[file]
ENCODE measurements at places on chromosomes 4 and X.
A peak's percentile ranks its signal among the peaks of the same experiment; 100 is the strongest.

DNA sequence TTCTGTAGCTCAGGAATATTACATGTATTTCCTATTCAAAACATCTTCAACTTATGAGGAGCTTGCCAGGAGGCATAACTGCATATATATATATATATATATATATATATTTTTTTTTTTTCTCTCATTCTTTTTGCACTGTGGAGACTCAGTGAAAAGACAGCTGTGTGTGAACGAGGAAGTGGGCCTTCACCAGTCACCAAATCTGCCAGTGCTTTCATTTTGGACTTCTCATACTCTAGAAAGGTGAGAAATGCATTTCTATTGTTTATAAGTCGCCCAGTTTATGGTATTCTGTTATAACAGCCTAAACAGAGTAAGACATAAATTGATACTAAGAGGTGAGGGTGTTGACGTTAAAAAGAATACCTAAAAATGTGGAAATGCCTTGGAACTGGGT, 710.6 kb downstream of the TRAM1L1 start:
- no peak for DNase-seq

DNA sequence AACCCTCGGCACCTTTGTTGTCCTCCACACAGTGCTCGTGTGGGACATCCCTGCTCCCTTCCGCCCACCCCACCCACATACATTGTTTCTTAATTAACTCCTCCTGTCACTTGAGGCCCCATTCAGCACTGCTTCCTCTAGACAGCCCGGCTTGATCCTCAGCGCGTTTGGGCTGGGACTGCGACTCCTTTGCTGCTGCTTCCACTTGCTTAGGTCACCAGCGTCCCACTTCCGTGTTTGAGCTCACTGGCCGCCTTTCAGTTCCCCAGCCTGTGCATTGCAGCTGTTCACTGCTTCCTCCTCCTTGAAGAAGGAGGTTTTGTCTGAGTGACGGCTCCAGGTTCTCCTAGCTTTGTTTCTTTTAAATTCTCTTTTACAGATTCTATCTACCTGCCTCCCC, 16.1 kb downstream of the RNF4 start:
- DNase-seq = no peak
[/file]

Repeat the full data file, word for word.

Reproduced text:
ENCODE measurements at places on chromosomes 4 and X.
A peak's percentile ranks its signal among the peaks of the same experiment; 100 is the strongest.

DNA sequence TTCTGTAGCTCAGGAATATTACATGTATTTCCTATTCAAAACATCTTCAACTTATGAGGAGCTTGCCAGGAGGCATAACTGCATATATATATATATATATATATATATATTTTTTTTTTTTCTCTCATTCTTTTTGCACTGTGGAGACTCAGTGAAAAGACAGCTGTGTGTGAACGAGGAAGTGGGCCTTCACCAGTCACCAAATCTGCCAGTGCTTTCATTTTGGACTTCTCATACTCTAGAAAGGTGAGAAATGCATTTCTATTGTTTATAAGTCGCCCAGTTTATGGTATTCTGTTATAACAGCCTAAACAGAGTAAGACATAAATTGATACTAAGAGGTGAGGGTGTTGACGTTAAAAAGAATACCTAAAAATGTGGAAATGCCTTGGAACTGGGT, 710.6 kb downstream of the TRAM1L1 start:
- no peak for DNase-seq

DNA sequence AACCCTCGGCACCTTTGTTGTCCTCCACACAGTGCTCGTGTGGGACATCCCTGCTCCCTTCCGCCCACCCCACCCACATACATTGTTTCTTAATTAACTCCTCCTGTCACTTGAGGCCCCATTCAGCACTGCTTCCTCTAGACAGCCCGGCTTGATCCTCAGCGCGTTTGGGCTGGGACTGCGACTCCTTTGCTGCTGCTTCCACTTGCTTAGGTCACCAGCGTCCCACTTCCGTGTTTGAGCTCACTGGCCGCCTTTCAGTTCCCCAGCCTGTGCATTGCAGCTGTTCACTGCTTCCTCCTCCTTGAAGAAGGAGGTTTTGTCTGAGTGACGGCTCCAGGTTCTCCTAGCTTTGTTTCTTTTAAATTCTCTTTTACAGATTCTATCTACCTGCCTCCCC, 16.1 kb downstream of the RNF4 start:
- DNase-seq = no peak